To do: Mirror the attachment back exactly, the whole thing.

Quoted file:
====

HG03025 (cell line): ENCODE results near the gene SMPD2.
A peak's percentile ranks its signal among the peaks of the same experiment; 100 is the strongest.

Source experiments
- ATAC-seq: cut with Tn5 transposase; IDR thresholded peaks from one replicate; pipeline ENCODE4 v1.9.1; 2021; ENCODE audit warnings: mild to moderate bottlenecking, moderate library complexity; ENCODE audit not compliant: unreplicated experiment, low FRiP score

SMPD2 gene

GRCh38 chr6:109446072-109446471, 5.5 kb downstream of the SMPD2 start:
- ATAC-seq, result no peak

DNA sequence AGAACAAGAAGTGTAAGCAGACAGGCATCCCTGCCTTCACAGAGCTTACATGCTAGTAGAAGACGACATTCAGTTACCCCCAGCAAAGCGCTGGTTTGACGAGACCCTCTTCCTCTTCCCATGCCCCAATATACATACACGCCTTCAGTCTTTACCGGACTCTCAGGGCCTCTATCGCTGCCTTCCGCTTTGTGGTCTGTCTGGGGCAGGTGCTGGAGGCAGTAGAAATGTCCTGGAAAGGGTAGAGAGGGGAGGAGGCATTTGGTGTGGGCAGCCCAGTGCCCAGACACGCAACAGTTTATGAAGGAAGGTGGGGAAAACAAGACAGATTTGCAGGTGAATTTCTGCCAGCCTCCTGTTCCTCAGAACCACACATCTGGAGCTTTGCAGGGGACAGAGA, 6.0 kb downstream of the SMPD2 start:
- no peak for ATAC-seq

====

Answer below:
HG03025 (cell line): ENCODE results near the gene SMPD2.
A peak's percentile ranks its signal among the peaks of the same experiment; 100 is the strongest.

Source experiments
- ATAC-seq: cut with Tn5 transposase; IDR thresholded peaks from one replicate; pipeline ENCODE4 v1.9.1; 2021; ENCODE audit warnings: mild to moderate bottlenecking, moderate library complexity; ENCODE audit not compliant: unreplicated experiment, low FRiP score

SMPD2 gene

GRCh38 chr6:109446072-109446471, 5.5 kb downstream of the SMPD2 start:
- ATAC-seq, result no peak

DNA sequence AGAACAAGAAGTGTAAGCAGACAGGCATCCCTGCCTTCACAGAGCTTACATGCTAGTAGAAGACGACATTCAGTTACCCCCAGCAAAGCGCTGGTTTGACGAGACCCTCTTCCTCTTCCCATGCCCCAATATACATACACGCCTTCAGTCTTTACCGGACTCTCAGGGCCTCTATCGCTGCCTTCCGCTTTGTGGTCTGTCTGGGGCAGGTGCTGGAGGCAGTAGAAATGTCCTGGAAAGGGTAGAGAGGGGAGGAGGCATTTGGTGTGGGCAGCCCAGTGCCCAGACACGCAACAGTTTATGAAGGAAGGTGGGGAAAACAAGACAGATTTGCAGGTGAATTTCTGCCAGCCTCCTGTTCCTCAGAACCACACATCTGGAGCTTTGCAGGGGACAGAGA, 6.0 kb downstream of the SMPD2 start:
- no peak for ATAC-seq